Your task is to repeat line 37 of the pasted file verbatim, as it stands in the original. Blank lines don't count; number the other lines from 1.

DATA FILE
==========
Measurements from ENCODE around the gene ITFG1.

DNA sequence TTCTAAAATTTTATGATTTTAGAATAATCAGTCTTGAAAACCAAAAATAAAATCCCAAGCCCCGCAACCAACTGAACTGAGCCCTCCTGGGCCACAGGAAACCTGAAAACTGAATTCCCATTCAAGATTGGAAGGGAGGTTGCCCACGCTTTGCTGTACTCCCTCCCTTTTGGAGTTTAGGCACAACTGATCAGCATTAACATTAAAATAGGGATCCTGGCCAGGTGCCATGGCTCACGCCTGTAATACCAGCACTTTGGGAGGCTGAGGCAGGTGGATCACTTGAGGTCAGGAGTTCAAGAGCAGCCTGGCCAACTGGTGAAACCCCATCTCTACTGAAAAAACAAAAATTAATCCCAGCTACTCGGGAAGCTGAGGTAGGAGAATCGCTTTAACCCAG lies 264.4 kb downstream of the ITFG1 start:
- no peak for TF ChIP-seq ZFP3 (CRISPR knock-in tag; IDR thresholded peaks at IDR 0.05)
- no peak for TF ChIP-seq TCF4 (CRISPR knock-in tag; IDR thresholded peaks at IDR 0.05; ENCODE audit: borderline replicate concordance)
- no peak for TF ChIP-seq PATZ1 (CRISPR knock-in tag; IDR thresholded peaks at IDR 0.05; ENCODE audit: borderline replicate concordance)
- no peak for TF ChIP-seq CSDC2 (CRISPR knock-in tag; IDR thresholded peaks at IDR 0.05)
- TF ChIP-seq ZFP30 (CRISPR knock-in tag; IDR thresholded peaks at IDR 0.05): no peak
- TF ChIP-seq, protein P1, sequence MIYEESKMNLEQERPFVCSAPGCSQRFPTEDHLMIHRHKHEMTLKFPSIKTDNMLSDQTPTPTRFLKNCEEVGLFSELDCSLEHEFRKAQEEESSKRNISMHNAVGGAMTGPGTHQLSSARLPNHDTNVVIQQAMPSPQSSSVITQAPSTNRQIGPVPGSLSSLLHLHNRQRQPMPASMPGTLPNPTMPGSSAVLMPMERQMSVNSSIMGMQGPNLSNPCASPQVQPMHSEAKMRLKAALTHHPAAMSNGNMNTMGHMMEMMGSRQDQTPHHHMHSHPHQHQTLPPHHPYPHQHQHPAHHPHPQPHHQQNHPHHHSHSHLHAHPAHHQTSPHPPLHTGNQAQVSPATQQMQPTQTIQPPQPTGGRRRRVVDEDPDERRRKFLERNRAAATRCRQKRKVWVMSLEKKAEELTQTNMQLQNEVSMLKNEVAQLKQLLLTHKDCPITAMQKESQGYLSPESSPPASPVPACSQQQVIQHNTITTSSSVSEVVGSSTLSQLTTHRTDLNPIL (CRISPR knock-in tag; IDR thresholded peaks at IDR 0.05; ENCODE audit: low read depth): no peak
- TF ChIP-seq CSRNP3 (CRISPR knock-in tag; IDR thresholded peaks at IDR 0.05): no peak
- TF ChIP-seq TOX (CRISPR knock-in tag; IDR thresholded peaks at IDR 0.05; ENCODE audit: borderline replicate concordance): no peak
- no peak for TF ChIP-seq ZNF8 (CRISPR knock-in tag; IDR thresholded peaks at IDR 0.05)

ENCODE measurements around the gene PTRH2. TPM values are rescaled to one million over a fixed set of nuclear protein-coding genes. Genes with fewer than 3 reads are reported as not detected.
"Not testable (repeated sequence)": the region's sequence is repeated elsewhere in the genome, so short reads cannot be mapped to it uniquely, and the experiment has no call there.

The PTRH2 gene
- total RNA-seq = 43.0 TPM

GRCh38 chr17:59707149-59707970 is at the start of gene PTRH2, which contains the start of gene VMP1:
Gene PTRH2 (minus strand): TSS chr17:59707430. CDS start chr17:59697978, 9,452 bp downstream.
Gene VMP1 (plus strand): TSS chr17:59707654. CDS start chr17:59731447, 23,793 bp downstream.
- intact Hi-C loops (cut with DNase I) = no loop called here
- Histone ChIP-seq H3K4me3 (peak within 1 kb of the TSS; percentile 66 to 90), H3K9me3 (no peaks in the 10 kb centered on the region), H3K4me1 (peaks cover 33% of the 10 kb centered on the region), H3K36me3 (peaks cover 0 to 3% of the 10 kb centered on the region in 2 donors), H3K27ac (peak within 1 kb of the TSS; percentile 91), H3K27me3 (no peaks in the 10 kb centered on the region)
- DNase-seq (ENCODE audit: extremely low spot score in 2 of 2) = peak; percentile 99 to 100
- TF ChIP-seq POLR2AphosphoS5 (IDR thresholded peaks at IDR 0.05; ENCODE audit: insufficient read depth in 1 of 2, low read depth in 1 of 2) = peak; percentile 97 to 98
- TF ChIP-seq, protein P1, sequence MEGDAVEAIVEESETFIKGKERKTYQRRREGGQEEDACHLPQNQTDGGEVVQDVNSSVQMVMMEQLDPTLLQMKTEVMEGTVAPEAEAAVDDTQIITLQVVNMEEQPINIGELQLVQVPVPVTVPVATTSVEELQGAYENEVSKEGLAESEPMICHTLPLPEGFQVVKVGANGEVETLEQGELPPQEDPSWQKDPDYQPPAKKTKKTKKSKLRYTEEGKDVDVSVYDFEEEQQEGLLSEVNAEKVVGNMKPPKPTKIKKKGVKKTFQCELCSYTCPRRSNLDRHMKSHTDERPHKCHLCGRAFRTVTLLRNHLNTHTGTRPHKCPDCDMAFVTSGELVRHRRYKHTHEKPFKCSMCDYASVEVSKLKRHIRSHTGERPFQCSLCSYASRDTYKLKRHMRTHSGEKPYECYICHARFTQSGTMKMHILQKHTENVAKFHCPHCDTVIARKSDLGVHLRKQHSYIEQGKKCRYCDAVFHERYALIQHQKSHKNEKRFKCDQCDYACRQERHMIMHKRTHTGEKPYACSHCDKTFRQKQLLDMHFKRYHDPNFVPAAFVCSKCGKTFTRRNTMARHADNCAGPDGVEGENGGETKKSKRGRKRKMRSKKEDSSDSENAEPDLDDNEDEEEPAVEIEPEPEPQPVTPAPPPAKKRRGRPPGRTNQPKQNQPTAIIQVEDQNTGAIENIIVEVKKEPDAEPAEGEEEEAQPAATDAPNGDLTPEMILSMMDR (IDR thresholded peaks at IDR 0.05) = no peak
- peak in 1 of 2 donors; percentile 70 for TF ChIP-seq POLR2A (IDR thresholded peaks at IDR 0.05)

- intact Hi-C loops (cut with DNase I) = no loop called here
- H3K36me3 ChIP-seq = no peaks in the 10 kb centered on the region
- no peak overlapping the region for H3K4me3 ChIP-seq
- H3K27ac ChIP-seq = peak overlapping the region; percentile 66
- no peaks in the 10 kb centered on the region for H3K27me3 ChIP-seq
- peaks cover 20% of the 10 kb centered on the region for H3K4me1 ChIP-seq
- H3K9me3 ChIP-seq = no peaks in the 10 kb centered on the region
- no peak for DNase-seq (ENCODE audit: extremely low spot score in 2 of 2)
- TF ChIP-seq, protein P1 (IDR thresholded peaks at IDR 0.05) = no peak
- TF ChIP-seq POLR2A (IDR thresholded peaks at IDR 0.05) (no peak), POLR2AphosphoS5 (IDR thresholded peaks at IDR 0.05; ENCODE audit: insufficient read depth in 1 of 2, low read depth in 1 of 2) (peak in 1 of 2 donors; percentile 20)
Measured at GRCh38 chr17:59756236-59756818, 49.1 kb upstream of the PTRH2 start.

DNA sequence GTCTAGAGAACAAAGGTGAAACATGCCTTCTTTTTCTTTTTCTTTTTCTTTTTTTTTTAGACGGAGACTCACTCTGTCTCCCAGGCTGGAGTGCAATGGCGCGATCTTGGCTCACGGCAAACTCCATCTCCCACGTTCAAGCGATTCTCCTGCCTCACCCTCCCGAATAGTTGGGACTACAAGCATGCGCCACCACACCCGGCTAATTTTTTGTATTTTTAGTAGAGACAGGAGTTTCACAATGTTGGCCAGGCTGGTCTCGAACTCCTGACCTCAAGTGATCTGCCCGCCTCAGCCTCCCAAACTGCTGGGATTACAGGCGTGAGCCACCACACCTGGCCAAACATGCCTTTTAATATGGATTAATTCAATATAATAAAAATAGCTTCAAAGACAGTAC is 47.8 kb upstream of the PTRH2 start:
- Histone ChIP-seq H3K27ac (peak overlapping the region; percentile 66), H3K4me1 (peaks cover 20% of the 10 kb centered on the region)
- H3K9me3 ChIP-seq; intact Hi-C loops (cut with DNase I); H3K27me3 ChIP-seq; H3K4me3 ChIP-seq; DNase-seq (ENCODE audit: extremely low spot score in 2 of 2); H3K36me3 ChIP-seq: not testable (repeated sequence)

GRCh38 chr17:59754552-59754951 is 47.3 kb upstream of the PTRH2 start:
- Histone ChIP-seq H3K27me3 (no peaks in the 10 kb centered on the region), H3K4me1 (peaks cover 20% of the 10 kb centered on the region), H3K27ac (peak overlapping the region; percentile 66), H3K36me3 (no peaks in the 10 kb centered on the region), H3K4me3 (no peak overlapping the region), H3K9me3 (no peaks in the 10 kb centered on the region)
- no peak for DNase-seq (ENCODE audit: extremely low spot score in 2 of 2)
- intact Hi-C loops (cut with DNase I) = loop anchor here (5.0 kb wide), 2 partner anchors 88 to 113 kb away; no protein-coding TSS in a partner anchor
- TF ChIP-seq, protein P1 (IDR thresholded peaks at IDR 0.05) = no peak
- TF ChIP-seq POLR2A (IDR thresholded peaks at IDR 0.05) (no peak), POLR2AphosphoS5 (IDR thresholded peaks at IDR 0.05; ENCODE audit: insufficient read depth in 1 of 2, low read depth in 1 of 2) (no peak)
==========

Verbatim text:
- Histone ChIP-seq H3K27ac (peak overlapping the region; percentile 66), H3K4me1 (peaks cover 20% of the 10 kb centered on the region)